Local nonprofit, community clean up illegal tire dumpsite
Exec. Director Amanda Peels says volunteers cleaned 8,321 tires from site
BRADLEY COUNTY, Tenn. (WDEF) — An eyesore off of Exit 20 in Cleveland has finally been cleaned up after more than a year’s worth of volunteering from the community.
Now, it seems they’re doing all they can to keep it that way.
Exactly one year ago today, Cleveland City Council members met to discuss bolstering punishing resolutions against those found illegally disposing of tires at dump sites.
But before any of that happened, 14 months ago, Amanda Peels was tired of waiting on results … and got to work.
In late 2021, Peels saw that rubber was no longer meeting the road, but the woods.
With plenty of help from the community, what was an illegal dump site full of more than 8,300 tires has been “abated” and cleaned of its unwanted mess.
“I’m so proud of all of our volunteers and all of the support and effort,” Peels said. “I’m very thankful because it’s been very tiring, but I am very happy.”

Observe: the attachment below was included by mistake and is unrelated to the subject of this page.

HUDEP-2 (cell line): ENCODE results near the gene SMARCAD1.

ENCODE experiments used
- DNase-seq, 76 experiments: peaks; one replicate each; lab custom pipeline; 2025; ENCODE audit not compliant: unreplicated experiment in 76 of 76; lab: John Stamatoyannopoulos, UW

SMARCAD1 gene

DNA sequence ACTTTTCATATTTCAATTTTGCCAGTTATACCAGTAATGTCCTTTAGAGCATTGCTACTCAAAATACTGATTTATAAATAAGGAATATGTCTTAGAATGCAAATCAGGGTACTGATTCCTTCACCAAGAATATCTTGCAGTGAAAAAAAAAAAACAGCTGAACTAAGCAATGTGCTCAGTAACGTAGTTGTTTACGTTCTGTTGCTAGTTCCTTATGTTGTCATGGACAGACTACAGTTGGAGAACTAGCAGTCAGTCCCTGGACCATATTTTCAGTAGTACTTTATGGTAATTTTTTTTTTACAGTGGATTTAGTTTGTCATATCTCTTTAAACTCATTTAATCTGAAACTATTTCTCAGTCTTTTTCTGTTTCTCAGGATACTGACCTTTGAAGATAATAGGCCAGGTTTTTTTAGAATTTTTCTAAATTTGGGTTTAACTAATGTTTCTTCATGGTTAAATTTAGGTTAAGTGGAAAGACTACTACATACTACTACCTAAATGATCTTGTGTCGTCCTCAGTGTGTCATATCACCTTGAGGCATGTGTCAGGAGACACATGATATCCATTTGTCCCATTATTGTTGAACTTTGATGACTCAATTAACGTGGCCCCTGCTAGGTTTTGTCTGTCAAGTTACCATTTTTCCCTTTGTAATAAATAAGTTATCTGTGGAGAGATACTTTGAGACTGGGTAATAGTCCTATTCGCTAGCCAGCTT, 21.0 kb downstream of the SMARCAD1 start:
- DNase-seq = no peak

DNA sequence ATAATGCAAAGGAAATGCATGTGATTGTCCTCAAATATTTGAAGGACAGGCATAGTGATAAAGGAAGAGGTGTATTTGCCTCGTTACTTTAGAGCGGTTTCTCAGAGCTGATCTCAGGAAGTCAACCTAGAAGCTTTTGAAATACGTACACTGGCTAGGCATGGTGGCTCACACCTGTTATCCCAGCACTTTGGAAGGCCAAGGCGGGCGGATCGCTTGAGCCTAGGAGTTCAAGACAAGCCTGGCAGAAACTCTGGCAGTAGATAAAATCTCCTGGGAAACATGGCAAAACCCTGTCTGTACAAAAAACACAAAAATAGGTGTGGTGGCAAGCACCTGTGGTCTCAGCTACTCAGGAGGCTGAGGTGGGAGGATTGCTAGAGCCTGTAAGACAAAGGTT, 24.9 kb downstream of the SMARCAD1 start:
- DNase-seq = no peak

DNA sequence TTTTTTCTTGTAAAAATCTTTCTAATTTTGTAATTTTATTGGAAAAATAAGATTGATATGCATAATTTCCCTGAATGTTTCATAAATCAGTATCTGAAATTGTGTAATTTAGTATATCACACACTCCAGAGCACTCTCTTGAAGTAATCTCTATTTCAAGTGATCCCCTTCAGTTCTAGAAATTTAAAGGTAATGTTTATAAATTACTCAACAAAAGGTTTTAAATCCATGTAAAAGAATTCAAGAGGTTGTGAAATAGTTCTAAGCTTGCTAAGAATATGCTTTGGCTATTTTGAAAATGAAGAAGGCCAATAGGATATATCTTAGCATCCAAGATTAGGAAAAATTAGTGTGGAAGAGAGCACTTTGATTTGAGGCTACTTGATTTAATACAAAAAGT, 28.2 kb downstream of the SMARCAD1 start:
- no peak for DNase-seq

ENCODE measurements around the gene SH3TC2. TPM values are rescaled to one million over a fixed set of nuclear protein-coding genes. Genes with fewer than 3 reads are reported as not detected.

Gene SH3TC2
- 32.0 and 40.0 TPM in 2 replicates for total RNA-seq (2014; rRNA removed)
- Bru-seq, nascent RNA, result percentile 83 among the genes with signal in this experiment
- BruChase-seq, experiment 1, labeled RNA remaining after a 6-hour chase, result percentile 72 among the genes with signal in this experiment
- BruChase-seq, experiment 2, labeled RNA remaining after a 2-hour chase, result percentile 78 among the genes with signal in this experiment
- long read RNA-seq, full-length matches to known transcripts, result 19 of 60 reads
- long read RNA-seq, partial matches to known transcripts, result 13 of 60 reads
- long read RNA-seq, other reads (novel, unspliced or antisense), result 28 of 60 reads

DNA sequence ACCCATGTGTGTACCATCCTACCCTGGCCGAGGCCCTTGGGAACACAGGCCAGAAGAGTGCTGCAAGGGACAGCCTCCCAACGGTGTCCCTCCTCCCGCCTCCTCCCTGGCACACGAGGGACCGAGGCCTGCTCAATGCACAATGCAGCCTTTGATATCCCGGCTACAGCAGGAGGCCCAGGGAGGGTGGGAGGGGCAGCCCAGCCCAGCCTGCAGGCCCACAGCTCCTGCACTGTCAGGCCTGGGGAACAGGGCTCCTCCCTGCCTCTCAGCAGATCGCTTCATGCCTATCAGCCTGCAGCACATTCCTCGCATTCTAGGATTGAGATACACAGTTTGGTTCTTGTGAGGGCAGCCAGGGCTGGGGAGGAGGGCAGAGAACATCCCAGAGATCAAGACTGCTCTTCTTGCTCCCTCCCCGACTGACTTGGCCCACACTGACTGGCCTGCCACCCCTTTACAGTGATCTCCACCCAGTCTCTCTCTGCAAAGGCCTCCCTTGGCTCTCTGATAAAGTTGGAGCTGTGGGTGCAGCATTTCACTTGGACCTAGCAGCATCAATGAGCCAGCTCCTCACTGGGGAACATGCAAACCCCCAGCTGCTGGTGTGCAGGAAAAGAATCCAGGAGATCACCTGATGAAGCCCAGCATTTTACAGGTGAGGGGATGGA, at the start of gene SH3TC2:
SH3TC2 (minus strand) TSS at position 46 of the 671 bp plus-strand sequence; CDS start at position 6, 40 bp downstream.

Peels says the majority of volunteers came from the area’s youth, while local city and county leaders also assisted in the mass cleaning.
She says there are 11 private property dump sites in the community, and those who fall victim to tire dumping could face significant repercussions from the state.
“That property owner, at the end of the day, is responsible for cleaning it up,” Peels said. “If it’s not cleaned up, they find themselves in a situation with the state with the Department of Environment and Conservation for Solid Waste Management to where they can be held accountable.”
Due to the publicity of the reformed dump site, Peels says the community is now holding tire dumpers accountable and calling authorities far more often if caught in the act.
Bradley County Mayor Gary Davis is no stranger to the nonprofit’s efforts and says while “progress has definitely been made cleaning up the larger dump sites,” the county is ready to tackle smaller sites while making laws “tougher” and finding “solutions” to the problem.
“We did have an increase in reports — ‘Hey, I saw this truck carrying this amount of tires going this direction,'” Peels said. “Now we have a lot of reports of ‘Hey, I saw them at this place, I saw them at that place.'”
Should anyone in the community catch someone in the act of illegally dumping tires on private property, Peels says the most effective way to respond is to call the Bradley County Sheriff’s Office.
She did say, however, that if all you know is the location of a small tire dumping site … just call her.